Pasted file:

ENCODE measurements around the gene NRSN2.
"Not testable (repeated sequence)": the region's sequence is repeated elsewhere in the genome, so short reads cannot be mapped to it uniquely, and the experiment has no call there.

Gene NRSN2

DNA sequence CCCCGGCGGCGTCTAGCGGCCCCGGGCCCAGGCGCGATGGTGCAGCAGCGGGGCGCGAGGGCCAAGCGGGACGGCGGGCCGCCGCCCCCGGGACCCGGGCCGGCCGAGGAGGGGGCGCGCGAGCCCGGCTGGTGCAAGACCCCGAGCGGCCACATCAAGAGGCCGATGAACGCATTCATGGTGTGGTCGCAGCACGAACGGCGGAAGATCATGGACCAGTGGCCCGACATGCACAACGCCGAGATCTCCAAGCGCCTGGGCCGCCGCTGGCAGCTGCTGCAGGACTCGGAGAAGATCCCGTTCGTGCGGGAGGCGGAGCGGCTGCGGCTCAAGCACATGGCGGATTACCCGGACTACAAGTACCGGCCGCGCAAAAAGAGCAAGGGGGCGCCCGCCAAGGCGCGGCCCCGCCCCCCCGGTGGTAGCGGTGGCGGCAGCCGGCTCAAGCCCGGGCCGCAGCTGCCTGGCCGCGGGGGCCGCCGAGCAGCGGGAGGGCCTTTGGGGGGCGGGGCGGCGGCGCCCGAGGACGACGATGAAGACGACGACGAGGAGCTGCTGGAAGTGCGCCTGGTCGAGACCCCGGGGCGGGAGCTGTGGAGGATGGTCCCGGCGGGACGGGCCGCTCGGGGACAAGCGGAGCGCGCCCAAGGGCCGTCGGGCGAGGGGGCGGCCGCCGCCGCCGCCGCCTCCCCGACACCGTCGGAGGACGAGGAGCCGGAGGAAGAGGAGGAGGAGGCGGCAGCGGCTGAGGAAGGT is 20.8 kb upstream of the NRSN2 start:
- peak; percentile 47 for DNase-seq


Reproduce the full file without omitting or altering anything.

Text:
ENCODE measurements around the gene NRSN2.
"Not testable (repeated sequence)": the region's sequence is repeated elsewhere in the genome, so short reads cannot be mapped to it uniquely, and the experiment has no call there.

Gene NRSN2

DNA sequence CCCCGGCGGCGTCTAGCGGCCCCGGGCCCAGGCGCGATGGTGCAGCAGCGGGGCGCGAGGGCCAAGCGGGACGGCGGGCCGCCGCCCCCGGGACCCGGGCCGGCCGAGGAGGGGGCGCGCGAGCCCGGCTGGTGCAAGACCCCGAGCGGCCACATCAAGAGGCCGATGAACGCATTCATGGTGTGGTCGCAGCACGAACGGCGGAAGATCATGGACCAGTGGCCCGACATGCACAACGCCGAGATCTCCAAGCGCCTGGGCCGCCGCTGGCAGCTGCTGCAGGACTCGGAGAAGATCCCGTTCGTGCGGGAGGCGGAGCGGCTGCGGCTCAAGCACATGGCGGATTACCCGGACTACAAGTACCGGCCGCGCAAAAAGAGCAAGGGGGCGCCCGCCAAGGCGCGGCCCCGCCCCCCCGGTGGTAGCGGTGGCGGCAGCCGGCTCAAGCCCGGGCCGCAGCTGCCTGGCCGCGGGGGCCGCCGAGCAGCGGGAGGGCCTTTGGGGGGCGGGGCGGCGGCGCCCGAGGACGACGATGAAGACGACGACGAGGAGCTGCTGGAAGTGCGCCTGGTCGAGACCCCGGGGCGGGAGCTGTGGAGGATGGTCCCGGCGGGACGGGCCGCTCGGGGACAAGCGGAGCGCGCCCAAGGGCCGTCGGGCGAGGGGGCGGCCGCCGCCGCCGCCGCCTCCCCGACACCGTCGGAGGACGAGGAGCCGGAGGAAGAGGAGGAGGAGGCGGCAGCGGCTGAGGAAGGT is 20.8 kb upstream of the NRSN2 start:
- peak; percentile 47 for DNase-seq